If you want gas to go bad really quick, you use ethanol gas, keep it in an unsealed container, and subject it to wildly changing temperatures.
Nowhere did I mention stabilizer/
So - the issues that will cause gasoline to go bad are: 1- oxidation due to being in an open container 2- moisuture from condensation being in an open container with varying temperature 3- ethanol in the gas attracting and absorbing moisture from the air being in a vented container. 4- evaporation of the "light ends" from the fuel The only one that is related to ethanol is the attracting and absorbing water from the air..
Now comes the real fun. The amount of water the ethanol mixture can hold in suspension varies with temperature, so when the temperature fluctuates, and the gas cools with close to the limit of absorbed water in the mix, the water and ethanol "phase separate" from the gasoline, and drop out into the bottom of the tank or container.. The water also has oxygen absorbed it it - which, along with the ethanol (also an oxygenator) causes the fuel to oxydize, forming gum, and also (if in a metal tank) causes corrosion in the tank or container.
If that water/ethanol drops out in the fload bowl of the carburetor, that water and ethanol attack the brass parts of the carb - in particular the jets, which get restricted of blocked with the "greenies" from the oxidation of the copper that is electrolitically stripped from the brass - making the engine difficult or impsiible to start - and making it run poorly if and when it does start.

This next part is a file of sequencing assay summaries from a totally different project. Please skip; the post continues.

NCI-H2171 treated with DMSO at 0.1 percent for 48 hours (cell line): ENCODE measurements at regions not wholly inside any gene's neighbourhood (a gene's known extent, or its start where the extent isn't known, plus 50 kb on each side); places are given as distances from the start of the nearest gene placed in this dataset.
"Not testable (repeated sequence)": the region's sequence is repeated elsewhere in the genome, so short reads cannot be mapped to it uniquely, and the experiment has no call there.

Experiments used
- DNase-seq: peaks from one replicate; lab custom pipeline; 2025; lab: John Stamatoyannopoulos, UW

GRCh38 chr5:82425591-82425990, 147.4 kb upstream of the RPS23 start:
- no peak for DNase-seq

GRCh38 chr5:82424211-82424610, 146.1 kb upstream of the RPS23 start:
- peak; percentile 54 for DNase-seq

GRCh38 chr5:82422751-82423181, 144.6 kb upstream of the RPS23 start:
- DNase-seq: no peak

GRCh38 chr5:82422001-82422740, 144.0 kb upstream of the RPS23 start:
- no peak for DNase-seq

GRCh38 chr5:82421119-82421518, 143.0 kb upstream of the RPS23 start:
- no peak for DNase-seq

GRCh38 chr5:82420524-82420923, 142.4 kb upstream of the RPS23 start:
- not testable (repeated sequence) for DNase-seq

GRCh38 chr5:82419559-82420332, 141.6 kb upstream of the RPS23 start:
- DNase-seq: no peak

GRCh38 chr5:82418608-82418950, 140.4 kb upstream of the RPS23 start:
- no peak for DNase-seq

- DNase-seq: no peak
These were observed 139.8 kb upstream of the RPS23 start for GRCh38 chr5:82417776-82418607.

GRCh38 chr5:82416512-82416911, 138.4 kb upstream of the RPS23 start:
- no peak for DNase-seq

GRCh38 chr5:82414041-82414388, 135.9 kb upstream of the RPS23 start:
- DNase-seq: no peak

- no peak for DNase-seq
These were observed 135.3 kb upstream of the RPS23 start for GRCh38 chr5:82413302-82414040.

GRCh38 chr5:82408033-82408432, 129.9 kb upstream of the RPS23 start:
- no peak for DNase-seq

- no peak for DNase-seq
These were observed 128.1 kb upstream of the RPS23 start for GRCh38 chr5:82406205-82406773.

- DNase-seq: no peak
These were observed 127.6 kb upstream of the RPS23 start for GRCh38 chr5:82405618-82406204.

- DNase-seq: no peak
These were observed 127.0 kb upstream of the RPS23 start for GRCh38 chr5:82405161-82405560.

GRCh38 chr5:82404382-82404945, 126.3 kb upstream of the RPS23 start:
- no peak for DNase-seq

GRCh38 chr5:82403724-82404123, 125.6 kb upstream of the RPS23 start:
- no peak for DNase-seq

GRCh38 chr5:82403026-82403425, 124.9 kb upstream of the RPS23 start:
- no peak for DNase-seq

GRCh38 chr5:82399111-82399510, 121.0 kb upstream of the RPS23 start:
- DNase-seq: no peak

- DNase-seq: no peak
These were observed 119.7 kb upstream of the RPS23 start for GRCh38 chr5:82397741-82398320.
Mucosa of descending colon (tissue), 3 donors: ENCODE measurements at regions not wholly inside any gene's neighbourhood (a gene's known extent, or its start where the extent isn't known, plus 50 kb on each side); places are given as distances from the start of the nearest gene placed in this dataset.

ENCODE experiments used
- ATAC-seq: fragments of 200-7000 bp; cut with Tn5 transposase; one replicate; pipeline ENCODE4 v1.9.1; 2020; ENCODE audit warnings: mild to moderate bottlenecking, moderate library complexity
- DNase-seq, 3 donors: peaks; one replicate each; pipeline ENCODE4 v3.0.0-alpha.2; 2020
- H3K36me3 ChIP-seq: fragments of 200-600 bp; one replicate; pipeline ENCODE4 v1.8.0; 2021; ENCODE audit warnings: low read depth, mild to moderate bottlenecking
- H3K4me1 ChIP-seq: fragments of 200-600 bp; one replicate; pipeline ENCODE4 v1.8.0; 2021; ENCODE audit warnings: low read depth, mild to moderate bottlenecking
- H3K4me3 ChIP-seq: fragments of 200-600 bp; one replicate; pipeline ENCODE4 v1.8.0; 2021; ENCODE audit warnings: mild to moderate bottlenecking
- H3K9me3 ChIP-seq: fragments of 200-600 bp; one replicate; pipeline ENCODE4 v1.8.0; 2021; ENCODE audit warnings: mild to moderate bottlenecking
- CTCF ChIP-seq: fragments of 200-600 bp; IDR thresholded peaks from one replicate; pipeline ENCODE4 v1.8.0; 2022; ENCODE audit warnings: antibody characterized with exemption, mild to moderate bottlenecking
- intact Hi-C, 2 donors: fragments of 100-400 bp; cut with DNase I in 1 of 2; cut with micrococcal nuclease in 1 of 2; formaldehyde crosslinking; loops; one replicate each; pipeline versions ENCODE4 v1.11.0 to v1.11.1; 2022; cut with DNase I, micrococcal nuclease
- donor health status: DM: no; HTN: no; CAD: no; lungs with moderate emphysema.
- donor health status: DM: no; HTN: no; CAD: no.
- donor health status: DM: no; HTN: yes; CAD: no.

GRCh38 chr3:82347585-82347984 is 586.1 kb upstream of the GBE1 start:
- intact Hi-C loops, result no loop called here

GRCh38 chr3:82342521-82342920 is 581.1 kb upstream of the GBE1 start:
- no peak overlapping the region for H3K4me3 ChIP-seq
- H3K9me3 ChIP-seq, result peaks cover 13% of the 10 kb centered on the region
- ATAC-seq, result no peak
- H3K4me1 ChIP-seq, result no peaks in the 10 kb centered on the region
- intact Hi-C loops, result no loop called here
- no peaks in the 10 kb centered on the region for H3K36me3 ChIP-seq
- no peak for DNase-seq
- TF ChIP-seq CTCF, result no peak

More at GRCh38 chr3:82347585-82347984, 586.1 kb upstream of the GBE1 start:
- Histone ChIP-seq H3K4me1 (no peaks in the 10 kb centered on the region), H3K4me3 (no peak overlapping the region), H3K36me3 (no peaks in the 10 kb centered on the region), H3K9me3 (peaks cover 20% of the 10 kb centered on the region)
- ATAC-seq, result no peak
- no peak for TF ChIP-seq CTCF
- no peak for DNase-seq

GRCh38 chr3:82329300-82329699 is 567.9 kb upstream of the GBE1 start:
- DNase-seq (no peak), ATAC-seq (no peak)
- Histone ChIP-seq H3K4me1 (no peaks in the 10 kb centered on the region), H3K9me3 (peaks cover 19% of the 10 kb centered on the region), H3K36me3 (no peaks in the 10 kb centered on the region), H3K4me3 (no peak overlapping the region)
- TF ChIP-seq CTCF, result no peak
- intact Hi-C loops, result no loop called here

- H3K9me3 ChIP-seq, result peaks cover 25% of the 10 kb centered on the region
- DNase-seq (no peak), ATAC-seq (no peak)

The lack of "light ends" in the fuel makes it harfer to light and reduces the octane as well as many other desireable properties of the fuel
That is on a 4 stroke engine.
On a 2 stroke another problem rears it's ugly head. The fuel mixture runs through the crankcase to lubricate the 2 stroke engine - and when water is drawn into the crankcase along with the oil/fuel premix (or in place of it if the separated water/ethanol is drawn from the bottom of the tank) the engine parts are not properly lubricated, and the moisture causes corrosion of the engine bearings, frank, and other internal parts. Reduced octane due to evaporative losses is worse on a 2 stroke because the addition of oil to the mix has already significantly reduced the octane of the fuel
Ethanol free gas does not attract as much moisture, and does not drop that moisture out of suspension in such large quantities, so is much less likely to cause any of the above-mentioned problems - and when stored in a sealed container will last significantly longer.
SO - the ideal storage situation is ethanol free mix in a sealed container stored in a constant low temperature situation/
The WORST situation is ethanol gas stored in an open container under fluctuating (and generally higher) temperature conditions.
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Does this mean if you have a car sat unused for 3 months, then run it on its full tank of fuel, you'll bugger the engine?
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I thought it had a name.
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On 3/12/2016 10:38 AM, SeaNymph wrote:

I add Stabil and it is good for a long time. I replace it after a year or so though. Just dump it into the car gas tank. The little bit of oil diluted by 15 gallons of gas will not harm anything.